Answer:  Yes, why not use "that is" and "for example"? Well, sometimes people want to be quicker with their writing, so abbreviations are brought in. Some clients of ours have in their style guides prohibitions on using these abbreviations, but most people rely on them, we see.

The biggest trouble we see with them is when writers confuse them, using "i.e." when they mean "e.g." And in British form, neither takes a comma, whereas in American form, both take commas.

Style guides say it's a matter of personal preference. We'd never change "for example" to "e.g." in a client document, and we'd only change "e.g." to "for example" if the style guide directed us to.

Question:  What's the rule for writing the name of a newsletter--italicized or underlined?

Answer:  Chicago style (Chicago Manual of Style, 16th edition) has this:

CMS8.2: Chicago prefers italics to set off titles of major or freestanding works such as books, journals, movies, and paintings...Quotation marks are usually reserved for the titles of subsections of larger works--including chapter and article titles and the titles of poems that have been collected into a series.

Chicago does not use underlining at all, apparently.

So, we suggest putting a newsletter title in italics.

Do you have any questions you'd like our grammar experts to answer? Click here to submit your question!

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Topics: hyphenation, italicize, adjectives, abbreviations, grammar, Chicago Manual of Style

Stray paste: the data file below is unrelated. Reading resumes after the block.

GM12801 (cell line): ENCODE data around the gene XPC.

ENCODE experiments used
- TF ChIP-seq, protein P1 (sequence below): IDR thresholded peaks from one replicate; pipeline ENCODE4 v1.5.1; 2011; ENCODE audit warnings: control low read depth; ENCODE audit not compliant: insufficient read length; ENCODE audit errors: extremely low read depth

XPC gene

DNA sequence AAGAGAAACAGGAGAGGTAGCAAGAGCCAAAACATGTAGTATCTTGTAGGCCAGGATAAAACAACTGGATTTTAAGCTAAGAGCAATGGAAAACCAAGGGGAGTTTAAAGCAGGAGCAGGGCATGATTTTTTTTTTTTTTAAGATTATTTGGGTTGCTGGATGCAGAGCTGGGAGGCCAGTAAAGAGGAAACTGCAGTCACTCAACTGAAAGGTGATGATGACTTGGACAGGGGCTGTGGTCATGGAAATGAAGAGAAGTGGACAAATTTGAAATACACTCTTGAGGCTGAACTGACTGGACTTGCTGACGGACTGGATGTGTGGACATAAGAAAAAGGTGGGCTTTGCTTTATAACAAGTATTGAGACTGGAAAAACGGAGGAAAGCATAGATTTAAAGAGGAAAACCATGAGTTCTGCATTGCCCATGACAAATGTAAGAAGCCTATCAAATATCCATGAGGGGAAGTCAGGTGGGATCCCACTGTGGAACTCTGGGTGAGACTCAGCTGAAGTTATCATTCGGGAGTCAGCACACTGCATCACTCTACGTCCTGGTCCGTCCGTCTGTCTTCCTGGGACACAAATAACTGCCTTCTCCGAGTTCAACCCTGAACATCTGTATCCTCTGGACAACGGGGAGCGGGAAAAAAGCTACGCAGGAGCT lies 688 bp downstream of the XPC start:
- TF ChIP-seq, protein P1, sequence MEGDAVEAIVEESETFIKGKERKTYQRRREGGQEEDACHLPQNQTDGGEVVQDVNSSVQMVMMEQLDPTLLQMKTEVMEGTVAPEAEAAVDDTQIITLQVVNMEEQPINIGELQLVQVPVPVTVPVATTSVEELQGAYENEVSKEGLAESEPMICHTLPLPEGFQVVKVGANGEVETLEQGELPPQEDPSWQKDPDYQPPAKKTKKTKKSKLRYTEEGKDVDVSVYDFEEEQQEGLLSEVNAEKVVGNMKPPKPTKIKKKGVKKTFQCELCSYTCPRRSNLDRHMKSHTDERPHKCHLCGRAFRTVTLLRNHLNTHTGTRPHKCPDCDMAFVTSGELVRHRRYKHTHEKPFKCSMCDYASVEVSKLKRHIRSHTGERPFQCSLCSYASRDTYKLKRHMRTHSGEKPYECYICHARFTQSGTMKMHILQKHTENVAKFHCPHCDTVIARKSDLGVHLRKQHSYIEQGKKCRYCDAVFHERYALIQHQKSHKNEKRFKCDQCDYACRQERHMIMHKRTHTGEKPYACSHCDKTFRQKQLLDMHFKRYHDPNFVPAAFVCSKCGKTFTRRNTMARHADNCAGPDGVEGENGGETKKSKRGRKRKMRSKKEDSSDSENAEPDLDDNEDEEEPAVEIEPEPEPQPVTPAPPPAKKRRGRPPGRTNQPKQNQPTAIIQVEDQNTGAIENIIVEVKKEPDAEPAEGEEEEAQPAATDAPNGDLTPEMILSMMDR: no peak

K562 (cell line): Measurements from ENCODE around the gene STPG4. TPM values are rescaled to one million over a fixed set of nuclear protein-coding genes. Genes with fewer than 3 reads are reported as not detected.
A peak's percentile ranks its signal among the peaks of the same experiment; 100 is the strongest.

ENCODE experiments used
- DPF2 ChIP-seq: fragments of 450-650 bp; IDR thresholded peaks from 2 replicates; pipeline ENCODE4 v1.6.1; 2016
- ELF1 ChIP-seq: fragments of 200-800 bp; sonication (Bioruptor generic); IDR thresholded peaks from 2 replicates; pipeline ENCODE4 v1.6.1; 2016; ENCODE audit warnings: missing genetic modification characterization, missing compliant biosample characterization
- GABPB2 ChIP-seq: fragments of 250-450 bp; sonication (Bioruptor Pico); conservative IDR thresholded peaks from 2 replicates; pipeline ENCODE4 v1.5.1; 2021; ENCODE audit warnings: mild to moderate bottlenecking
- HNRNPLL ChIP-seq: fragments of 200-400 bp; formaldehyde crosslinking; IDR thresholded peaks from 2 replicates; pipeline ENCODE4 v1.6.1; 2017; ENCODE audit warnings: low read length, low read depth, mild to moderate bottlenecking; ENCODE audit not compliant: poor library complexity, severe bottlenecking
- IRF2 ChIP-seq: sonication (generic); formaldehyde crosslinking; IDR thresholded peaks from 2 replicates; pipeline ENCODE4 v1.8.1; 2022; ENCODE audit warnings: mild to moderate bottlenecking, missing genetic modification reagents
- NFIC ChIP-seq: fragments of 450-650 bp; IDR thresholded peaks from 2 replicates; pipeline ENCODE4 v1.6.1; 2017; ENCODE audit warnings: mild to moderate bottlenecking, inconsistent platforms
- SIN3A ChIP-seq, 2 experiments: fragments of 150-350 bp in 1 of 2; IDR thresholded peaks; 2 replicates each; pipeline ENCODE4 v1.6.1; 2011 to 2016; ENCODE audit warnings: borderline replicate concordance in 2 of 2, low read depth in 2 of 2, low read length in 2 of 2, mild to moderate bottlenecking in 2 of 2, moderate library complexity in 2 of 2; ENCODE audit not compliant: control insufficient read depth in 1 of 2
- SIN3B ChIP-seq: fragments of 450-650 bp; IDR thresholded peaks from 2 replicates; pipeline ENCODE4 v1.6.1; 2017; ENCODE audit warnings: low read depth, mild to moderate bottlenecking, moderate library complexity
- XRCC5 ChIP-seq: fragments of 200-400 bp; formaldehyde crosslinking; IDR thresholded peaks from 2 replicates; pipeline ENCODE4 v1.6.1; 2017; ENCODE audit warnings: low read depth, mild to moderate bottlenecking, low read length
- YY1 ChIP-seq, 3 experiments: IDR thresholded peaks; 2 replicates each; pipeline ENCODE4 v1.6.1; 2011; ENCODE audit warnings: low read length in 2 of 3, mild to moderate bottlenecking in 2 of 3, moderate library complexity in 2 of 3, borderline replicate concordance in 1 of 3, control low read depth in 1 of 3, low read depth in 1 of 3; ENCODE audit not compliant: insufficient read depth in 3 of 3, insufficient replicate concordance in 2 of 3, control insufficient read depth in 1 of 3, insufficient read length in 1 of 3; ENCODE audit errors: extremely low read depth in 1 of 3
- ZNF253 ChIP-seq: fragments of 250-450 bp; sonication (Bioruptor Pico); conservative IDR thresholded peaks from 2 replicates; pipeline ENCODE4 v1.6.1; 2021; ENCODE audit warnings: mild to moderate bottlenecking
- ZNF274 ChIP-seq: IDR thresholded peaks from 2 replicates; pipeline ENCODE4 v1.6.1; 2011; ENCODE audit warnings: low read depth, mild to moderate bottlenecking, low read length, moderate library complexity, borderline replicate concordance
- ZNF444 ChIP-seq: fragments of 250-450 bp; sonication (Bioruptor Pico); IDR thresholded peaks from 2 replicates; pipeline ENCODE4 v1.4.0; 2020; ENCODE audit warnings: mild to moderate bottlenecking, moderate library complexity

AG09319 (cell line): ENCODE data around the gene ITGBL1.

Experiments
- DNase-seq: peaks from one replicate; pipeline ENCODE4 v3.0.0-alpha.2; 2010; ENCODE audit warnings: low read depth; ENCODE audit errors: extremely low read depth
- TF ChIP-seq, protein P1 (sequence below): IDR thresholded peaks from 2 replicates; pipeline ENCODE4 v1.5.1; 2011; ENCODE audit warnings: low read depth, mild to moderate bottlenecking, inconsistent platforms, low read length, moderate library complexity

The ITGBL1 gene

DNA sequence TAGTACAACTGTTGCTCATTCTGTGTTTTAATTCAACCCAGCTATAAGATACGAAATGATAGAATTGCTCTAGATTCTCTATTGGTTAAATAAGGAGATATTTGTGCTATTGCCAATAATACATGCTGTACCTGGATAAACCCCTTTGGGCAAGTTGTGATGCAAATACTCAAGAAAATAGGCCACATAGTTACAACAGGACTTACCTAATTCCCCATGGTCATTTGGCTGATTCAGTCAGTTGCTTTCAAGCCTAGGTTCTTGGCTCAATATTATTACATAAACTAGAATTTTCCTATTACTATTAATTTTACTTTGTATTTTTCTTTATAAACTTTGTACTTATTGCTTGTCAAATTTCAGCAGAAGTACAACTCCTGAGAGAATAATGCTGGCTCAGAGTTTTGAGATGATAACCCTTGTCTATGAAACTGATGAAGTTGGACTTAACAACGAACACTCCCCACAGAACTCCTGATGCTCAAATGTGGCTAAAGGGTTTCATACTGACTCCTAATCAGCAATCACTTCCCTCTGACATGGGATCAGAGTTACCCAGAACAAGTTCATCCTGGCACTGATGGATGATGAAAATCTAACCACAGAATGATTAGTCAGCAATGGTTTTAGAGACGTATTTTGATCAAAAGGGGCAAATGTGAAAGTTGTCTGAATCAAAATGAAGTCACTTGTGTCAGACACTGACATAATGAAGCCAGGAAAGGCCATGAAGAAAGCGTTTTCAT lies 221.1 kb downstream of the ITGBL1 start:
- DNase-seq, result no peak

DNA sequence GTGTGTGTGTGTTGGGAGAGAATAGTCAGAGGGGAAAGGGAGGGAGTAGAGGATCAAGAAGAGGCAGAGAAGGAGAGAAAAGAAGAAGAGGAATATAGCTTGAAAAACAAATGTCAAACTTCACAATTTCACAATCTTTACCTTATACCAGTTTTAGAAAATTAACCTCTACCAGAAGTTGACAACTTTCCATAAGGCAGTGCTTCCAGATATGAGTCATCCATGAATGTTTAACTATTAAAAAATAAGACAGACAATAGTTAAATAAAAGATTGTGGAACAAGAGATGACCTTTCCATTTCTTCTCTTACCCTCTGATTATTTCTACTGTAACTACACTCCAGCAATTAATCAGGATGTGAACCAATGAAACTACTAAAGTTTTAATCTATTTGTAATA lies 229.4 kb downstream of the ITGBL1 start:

Grammar Usage - Compound Verbs

Posted by Phil Jamieson   Jan 7, 2010 5:00:00 AM

Many people find rules for writing compound verbs confusing and arbitrary. They end up guessing and producing inconsistent and confusing text that tends to lose the attention of their readers. Credibility is lost, and therefore the power of the message is depleted. Read on and look for examples that can help your writing today.

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Topics: hyphenation, grammar, verbs

New Compounds: When Two Become One

Posted by Gregory Stepanich   Dec 15, 2009 4:00:00 AM

Up until at least the 1993 edition, the Associated Press Stylebook called for the word teenager to be spelled teen-ager -- with a hyphen. I'm sure this was one of the most ignored rules in AP history, but it's interesting to note that some authorities were still hanging onto this compound as a two-word structure long past the 1950s, when teen culture made its first big impact and made both the hyphen and Beethoven roll over.

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Topics: hyphenation, compound words, two-word structure, word usage

Hyphens, En Dashes, and Em Dashes

Posted by Melissa Weber   Sep 11, 2009 1:00:00 AM

As part of our online proofreading services at ProofreadNow, we often correct dash length in documents. Most people use the shortest form of a dash, the hyphen, for everything-not realizing that there are actually three different dash lengths and that each has a specific usage (like the em dash in this sentence). The purpose of this post is to give you an overview of the hyphen, en dash, and em dash as well as when to use each one.

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Topics: hyphenation, dashes, em dash, en dash